To Trinity-Spadina, where the Liberal nomination for an impending by-election is the subject of bitter acrimony. Last week, the party told Christine Innes, the Liberal candidate in 2011 and 2008, that she won’t be allowed to seek the party’s candidacy there or anywhere because of allegations her campaign team was participating in “intimidation and bullying.” The party had also asked her to promise that for 2015, when redistribution will change the riding map in downtown Toronto, she wouldn’t seek the party nomination in University-Rosedale, where Liberal MP Chrystia Freeland apparently intends to run. Ms. Innes says the allegations of bad behaviour are baseless and were never brought to her attention and that she could not “in good conscience” agree in writing to not run in University-Rosedale. The Globe reports that Ms. Innes’ supporters and Ms. Freeland’s supporters were fighting for control of the riding association in that new riding and that Ms. Innes’ supporters think they were winning that fight.
You might file this alongside the Liberal party’s warning about potential candidates with leadership debts, the general intrigue that surrounds Conservative party nominations , the fuss in Brandon-Souris last year and the current fuss in Calgary-Signal Hill and you might add some of those situations, either tangentially or directly, to the debate around the Reform Act. At the very least, the timing is handy as Michael Chong’s bill shifts some focus to the mechanics of riding associations and the processes by which someone’s name ends up beside a party name on the ballot.
The situation of Ms. Innes presents an interesting hypothetical—if the Reform Act, in its current form, was already the law, would parties still be able to block candidates? Current law gives the party (at least) two things it can hold over the head of any riding association or potential candidate: the requirement of the leader’s signature for a candidate to appear on the ballot alongside the party name and the ability to deregister a riding association (under the Elections Act, a party can effectively dissolve and reconstitute an electoral district association). The Reform Act would eliminate the latter and give the former power to a nomination officer chosen by the riding association. (Riding associations would also be given the power to set the rules and timing of nomination contests.) So, in the most dramatic circumstances, you might imagine a riding association deciding to ignore the party’s vetting and choosing a candidate with whom the party did not want to be associated.
What is the likelihood that a riding association would ever go so far astray? I confess I don’t feel qualified to speculate.
What else could the various parties do to enforce their vetting procedures? The Brits have their own candidate vetting processes we might try to emulate and amending the Reform Act to require the endorsement of a provincial nomination officer—perhaps elected by a vote of riding association presidents—might be sufficient to preserve or enforce some sort of higher-level vetting.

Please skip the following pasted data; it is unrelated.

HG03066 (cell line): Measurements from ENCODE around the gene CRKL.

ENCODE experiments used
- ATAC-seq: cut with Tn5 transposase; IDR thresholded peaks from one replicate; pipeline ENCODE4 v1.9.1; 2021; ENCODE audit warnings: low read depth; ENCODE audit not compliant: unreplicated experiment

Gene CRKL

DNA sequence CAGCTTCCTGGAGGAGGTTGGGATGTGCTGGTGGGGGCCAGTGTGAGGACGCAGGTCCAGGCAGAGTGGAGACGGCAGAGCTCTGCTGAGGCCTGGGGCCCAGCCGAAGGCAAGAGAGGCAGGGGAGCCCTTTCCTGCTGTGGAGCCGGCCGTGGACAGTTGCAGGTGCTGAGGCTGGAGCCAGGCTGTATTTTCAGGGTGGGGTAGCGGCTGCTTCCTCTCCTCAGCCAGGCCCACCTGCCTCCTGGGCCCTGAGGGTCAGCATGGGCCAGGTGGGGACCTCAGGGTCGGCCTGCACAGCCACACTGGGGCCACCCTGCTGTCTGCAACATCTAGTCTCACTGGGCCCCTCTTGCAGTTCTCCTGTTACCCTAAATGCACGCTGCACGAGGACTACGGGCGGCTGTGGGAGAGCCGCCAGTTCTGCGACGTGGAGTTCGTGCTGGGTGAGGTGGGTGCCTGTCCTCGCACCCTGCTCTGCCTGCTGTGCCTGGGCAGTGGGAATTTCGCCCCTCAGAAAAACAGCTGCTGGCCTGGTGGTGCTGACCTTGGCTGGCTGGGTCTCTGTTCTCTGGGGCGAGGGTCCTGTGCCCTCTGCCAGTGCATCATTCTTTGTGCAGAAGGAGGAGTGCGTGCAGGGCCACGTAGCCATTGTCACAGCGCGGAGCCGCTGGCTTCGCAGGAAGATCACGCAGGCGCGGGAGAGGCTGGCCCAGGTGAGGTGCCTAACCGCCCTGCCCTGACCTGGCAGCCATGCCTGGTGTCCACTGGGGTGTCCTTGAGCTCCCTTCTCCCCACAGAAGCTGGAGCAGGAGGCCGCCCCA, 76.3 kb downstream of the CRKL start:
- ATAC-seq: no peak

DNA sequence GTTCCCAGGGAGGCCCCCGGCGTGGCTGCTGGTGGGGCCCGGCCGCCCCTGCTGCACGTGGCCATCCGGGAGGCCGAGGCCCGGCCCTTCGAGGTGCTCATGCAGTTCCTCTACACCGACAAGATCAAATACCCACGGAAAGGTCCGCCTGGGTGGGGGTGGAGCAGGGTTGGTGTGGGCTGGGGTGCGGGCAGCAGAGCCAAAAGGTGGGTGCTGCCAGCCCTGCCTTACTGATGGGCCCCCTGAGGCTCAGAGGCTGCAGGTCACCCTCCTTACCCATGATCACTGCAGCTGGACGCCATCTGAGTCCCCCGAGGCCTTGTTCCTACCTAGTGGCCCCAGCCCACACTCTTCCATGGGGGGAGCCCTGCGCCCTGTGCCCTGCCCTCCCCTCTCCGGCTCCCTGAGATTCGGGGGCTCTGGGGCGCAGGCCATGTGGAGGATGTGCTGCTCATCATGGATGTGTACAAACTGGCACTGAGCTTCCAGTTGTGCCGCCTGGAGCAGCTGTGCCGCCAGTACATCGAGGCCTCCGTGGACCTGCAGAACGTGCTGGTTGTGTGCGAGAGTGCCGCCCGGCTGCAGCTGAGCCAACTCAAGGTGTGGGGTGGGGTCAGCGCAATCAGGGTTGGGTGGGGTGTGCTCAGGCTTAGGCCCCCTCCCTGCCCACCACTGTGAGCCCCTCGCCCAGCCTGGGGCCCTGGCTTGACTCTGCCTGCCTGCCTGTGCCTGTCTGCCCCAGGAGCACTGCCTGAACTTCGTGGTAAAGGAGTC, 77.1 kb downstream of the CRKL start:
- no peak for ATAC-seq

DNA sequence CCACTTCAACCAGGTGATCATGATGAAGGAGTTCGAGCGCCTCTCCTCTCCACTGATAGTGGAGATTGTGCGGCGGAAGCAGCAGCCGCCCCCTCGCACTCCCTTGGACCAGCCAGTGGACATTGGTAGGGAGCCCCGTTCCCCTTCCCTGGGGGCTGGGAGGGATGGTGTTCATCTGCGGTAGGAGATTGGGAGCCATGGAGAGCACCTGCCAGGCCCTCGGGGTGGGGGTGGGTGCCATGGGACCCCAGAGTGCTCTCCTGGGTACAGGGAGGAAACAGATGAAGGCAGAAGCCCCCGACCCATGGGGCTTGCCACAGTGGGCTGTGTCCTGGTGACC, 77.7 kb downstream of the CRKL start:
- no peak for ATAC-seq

The situation in Trinity-Spadina is particularly messy, with the circumstances still in dispute. You might object that there weren’t sufficient grounds to block a candidate, but without a full airing of the details it is difficult to make that judgement. You could object to the very idea of national party leaders or officials attempting to manage riding nominations, but would that have its own detrimental effects? Does a certain amount of centralization possibly produce a better array of candidates?
Devolving all power to the local riding association might seem like the right thing to do, but Jeff Jedras has suggested that it would be “trading one set of problems for another.”
All parties have a range of riding associations across the country, from the non-existent and dormant, to the open and inclusive, to the ones ran as closed-shops, tightly controlled by an incumbent MP or a past MP or other prospective future nomination candidate.
By and large, his proposal would merely shift the tinkering and jury-rigging of the nomination process from the hands of the leader and his or her appointees to the MP or one prospective candidate that controls the riding association.
Conservative MP Deepak Obhrai has expressed similar concerns about the nomination process.
Even within this group of MPs – all of whom were their party’s nominees –nearly all found the process to be perplexing and uncomfortable. Many struggled at times to articulate how it functioned, citing a lack of clarity in timelines, sources of decision making, and the application of the rules. Descriptions varied widely from riding to riding and the process appeared subject to a host of idiosyncrasies.
So there are practical matters here about how the political sausage is made and there are philosophical matters here about how to balance some of the tensions of the system: between the idea of one national campaign and the idea of 338 local campaigns, between the party as a public institution and the party as a private organization (note the Conservative party’s insistence that nominations constitute “internal party matters”). The idea of “open” nominations is attractive on a certain philosophical level, but would it be practical to cast off all centralized overview of candidate selection? Some degree of centralized oversight might make sense of the purposes of maintaing a national organization, but at what point does that have a detrimental impact on the political system?
After all that you can probably make an argument that the current system works basically fine (and that, if the Liberal party erred in its handling of Ms. Innes’ situation it will properly suffer for that mistake). But the Reform Act at least makes change a live possibility.